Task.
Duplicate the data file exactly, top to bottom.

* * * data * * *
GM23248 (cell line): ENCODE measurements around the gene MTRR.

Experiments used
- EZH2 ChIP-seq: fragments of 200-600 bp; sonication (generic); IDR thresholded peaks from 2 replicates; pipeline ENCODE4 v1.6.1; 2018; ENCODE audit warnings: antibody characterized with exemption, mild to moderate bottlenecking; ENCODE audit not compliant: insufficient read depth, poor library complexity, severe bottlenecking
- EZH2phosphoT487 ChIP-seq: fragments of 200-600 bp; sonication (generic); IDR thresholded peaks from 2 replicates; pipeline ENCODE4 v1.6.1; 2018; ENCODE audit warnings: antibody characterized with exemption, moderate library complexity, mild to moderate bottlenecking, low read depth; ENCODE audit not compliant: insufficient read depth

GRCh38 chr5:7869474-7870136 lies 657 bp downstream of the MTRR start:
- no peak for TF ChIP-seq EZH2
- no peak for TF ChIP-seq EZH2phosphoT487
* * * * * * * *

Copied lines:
GM23248 (cell line): ENCODE measurements around the gene MTRR.

Experiments used
- EZH2 ChIP-seq: fragments of 200-600 bp; sonication (generic); IDR thresholded peaks from 2 replicates; pipeline ENCODE4 v1.6.1; 2018; ENCODE audit warnings: antibody characterized with exemption, mild to moderate bottlenecking; ENCODE audit not compliant: insufficient read depth, poor library complexity, severe bottlenecking
- EZH2phosphoT487 ChIP-seq: fragments of 200-600 bp; sonication (generic); IDR thresholded peaks from 2 replicates; pipeline ENCODE4 v1.6.1; 2018; ENCODE audit warnings: antibody characterized with exemption, moderate library complexity, mild to moderate bottlenecking, low read depth; ENCODE audit not compliant: insufficient read depth

GRCh38 chr5:7869474-7870136 lies 657 bp downstream of the MTRR start:
- no peak for TF ChIP-seq EZH2
- no peak for TF ChIP-seq EZH2phosphoT487